HUDSON—Salvatore Cascino “has no one to blame for his predicament except himself.”
That’s what Attorney Victor Meyers told Judge Jonathan Nichols during his closing statements in Columbia County Supreme Court, Wednesday, November 8.
Mr. Cascino’s predicament is that his lawyer says he cannot figure out how to prove to the judge that his client has “purged his contempt” by removing 9,650 cubic yards of illegally dumped solid waste from his property as ordered by the court in February 2016. Consequently, Mr. Cascino has been locked up in the Columbia County Jail for 509 days since February 25, 2016, the last 440 of those days have been consecutive.
Attorney Meyers represents the Town of Copake in ongoing contempt proceedings against Mr. Cascino, 77, of Larchmont in Westchester County, a convicted felon who has spent the past 19 years amassing violations of federal, state and town laws for illegal dumping, building and excavating at a place he calls Copake Valley Farm along the east side of Route 22.
Mr. Cascino and his latest attorney, Greg Lubow, were back in court Wednesday for a periodic review of Mr. Cascino’s contempt and commitment by Judge Nichols.
Since Mr. Cascino last appeared in court August 23, Mr. Lubow told the court that his client’s employees have removed an additional nearly 1,000 cubic yards of material from the property, making the total nearly 10,000 cubic yards, which exceeds the 9,650 cubic yards he was ordered to remove.
Mr. Lubow focused on a photograph submitted into evidence in the contempt case back in 2013. The photo shows one of Mr. Cascino’s tractor trailer trucks dumping a load of solid waste in a cornfield near a big tree on the property. Though the piles of dumped debris were subsequently spread out across the property with a bulldozer and plowed and harrowed into the soil over the years since they were dumped, Mr. Lubow contended that it has all since been removed.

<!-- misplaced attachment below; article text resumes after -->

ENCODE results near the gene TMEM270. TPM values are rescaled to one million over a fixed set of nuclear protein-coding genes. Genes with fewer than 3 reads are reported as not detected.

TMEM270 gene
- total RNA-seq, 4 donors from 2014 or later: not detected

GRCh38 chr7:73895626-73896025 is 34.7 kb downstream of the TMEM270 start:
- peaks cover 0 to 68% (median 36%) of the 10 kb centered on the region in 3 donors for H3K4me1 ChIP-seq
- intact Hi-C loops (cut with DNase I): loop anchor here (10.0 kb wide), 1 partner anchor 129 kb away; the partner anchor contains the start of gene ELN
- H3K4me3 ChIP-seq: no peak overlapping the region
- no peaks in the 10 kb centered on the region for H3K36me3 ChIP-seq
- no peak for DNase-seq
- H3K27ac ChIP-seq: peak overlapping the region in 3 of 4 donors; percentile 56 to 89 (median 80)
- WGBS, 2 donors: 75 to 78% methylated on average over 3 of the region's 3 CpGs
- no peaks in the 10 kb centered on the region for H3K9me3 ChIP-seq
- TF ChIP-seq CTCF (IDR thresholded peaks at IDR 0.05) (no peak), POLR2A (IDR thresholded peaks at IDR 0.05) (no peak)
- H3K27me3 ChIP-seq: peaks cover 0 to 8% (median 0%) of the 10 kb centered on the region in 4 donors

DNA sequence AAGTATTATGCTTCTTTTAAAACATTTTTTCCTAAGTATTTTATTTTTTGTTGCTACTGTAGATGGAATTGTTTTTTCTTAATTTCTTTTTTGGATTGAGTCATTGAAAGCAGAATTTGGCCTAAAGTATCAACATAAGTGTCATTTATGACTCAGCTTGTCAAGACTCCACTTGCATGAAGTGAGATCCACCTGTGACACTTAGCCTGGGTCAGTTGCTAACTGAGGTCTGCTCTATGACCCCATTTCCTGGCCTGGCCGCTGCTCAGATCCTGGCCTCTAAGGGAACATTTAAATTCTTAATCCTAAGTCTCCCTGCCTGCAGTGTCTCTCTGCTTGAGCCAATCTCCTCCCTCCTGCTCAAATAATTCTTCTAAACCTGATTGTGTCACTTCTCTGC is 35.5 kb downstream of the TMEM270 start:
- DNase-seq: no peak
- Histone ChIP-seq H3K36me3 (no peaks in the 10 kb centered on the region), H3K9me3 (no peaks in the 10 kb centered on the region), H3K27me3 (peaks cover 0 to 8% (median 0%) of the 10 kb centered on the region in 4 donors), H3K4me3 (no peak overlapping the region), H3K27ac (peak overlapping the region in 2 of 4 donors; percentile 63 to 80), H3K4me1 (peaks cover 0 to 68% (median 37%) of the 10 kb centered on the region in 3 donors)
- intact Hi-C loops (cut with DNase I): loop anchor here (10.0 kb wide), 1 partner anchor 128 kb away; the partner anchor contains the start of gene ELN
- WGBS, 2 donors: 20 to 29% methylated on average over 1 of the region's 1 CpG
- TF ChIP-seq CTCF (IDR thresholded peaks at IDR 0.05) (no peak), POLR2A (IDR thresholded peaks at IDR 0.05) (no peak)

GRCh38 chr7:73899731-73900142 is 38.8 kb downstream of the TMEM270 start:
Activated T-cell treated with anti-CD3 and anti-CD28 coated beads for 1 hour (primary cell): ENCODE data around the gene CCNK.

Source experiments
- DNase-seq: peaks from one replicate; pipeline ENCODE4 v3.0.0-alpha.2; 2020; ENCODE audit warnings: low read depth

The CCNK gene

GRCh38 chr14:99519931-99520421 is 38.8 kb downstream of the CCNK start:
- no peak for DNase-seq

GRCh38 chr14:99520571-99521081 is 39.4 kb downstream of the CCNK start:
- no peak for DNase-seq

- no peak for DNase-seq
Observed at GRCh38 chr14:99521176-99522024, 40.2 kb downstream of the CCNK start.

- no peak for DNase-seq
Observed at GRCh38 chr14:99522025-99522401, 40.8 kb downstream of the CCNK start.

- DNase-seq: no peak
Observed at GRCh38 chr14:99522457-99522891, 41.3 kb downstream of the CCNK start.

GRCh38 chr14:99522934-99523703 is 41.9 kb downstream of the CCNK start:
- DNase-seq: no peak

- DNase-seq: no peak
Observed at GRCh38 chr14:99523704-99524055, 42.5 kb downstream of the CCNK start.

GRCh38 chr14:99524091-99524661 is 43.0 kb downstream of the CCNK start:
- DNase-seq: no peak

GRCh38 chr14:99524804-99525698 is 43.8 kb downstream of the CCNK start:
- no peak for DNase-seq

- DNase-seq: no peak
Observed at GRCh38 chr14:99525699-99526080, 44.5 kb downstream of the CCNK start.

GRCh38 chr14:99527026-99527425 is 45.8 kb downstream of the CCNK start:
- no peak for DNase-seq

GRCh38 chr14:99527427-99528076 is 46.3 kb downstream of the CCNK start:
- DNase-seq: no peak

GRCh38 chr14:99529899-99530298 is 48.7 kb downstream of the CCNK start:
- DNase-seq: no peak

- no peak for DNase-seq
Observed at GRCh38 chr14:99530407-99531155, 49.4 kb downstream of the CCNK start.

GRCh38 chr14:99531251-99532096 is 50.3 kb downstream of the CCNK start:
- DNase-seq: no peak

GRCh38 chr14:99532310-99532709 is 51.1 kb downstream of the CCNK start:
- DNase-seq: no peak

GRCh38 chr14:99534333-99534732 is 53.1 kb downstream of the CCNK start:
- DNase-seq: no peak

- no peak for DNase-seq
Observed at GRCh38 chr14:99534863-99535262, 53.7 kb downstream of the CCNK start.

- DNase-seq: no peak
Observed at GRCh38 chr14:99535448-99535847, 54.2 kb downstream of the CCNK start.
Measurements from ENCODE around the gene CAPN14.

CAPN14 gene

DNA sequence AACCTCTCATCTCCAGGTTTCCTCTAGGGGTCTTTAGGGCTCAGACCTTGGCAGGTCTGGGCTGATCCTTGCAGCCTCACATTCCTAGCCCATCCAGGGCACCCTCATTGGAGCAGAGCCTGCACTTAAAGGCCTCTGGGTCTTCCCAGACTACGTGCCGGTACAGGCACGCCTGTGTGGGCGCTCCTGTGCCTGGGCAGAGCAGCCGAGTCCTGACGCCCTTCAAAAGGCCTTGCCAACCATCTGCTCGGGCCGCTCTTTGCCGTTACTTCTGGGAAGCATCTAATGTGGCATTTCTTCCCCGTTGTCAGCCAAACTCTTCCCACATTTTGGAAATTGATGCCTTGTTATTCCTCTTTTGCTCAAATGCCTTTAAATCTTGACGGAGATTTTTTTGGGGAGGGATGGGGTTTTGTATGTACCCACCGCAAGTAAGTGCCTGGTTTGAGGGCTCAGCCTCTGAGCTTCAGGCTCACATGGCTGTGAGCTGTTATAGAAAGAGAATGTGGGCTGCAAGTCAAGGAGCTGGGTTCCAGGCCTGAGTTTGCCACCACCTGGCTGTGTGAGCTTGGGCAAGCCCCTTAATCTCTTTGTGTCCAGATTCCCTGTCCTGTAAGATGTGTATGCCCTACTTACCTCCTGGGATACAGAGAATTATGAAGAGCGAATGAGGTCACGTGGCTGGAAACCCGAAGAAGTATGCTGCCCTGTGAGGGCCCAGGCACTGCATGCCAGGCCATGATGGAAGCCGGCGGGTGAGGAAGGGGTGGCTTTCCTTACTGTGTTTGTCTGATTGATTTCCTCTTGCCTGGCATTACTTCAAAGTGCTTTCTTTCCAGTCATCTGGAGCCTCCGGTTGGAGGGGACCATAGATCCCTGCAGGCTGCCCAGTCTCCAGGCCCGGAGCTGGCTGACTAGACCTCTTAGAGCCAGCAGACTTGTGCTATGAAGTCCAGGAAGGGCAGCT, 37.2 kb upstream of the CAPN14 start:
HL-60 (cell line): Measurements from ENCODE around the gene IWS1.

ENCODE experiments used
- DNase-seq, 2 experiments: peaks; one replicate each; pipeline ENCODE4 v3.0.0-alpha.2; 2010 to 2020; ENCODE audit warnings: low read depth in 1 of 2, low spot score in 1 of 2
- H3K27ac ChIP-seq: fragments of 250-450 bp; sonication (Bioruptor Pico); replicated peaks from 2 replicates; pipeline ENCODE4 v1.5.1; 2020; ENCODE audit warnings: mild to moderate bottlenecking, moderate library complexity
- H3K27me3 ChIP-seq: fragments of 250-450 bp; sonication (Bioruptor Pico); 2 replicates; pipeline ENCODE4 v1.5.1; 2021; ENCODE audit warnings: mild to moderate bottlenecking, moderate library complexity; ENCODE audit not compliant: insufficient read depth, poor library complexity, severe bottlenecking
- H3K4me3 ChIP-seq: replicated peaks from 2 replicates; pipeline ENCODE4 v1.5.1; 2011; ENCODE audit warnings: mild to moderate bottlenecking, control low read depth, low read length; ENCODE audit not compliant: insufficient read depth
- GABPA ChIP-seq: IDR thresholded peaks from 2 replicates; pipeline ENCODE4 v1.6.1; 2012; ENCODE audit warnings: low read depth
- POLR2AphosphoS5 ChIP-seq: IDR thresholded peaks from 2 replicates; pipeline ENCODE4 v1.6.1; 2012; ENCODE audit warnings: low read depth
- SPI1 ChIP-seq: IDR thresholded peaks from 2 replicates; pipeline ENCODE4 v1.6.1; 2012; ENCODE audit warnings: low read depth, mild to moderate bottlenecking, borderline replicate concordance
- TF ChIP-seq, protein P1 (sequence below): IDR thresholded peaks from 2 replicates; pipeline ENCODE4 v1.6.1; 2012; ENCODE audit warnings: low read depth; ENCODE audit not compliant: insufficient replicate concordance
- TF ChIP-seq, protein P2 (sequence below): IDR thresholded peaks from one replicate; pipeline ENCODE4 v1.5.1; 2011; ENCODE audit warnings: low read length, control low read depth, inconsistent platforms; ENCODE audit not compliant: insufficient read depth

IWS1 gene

He put Jose Aguilera, a farm employee for more than 20 years, on the stand to testify once again that he scraped the surface of the 30-acre field off at a depth of about one foot, piled up all the material, then loaded it in trucks and hauled it away.
Attorney Meyers did not contest this claim, nor the amount of material removed. The bone of contention remained whether there is proof that whatever was removed was the offending material and where was the proof that it had been deposited at a facility licensed to accept such contaminated material.
Judge Nichols also focused on these questions and told Mr. Lubow it was Mr. Cascino’s burden to present “clear and convincing proof” that the contempt had been purged.
The piles of material, characterized as “unrecognizable and non-exempt” debris, “were altered by your client’s conduct. You have presented no evidence that it has been removed,” Judge Nichols told Mr. Lubow.
“There’s nothing else I can do. The fact the we plowed it under doesn’t make a difference. You’re asking us to remove the entire farm,” said Mr. Lubow, adding “I’ve been in practice for 40 years, I’m at a loss for what to do next.”
Judge Nichols scheduled the matter for review again January 10 and ordered Mr. Cascino back to jail.
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